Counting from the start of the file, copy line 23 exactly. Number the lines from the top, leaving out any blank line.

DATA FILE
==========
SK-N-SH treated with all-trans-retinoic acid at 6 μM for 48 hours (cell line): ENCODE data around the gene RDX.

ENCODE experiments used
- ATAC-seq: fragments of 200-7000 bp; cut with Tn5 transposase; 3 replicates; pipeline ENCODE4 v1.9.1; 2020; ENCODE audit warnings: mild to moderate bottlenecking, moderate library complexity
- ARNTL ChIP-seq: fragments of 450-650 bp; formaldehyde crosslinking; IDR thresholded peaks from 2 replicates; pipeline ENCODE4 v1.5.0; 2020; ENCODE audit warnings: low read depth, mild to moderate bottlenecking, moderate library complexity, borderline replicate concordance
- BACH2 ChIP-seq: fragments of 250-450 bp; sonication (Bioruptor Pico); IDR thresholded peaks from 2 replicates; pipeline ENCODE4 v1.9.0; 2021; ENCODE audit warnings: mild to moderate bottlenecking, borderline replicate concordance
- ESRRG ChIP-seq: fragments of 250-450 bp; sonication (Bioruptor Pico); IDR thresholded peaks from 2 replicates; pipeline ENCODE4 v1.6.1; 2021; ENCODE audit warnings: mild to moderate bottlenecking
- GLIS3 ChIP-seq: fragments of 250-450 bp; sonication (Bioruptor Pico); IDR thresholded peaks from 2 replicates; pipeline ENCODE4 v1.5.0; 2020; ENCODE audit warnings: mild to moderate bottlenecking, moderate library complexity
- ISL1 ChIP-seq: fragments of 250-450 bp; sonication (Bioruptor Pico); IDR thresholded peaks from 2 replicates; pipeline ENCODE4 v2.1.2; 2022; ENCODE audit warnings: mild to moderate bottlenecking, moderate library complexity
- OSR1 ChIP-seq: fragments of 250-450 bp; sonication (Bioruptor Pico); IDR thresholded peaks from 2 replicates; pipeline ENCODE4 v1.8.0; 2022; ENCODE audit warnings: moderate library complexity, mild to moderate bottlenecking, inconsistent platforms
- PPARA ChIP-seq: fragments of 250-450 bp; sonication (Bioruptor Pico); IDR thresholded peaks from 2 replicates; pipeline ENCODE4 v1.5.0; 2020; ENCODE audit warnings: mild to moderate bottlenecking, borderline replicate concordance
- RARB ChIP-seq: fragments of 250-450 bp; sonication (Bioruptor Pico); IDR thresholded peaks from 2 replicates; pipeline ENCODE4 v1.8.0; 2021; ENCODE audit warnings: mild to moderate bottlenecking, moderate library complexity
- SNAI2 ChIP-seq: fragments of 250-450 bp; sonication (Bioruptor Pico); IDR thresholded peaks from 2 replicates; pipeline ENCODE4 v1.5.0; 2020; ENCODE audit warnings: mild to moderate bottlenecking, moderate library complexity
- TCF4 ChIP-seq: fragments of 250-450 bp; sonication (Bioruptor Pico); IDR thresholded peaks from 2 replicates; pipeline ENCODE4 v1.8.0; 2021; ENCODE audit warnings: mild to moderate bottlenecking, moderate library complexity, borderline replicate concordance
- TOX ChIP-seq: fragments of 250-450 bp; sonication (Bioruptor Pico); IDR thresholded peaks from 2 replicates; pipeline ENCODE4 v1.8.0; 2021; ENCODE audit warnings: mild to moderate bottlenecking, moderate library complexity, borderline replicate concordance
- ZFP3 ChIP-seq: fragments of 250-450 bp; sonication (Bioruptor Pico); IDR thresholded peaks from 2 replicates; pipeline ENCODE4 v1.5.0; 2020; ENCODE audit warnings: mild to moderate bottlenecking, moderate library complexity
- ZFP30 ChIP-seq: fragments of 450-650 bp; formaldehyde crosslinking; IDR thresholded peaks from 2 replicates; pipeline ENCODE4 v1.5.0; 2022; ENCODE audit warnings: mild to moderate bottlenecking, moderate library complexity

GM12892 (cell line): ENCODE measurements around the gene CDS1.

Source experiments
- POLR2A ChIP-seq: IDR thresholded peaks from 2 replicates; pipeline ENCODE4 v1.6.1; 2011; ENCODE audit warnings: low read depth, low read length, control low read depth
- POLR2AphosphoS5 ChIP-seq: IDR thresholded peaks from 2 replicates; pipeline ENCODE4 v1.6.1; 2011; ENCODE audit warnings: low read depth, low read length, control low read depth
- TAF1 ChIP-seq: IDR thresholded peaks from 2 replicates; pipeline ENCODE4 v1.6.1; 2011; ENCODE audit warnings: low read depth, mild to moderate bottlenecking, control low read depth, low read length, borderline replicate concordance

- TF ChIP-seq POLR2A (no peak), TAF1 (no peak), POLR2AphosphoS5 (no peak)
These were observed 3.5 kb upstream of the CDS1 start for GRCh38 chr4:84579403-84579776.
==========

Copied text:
These were observed 3.5 kb upstream of the CDS1 start for GRCh38 chr4:84579403-84579776.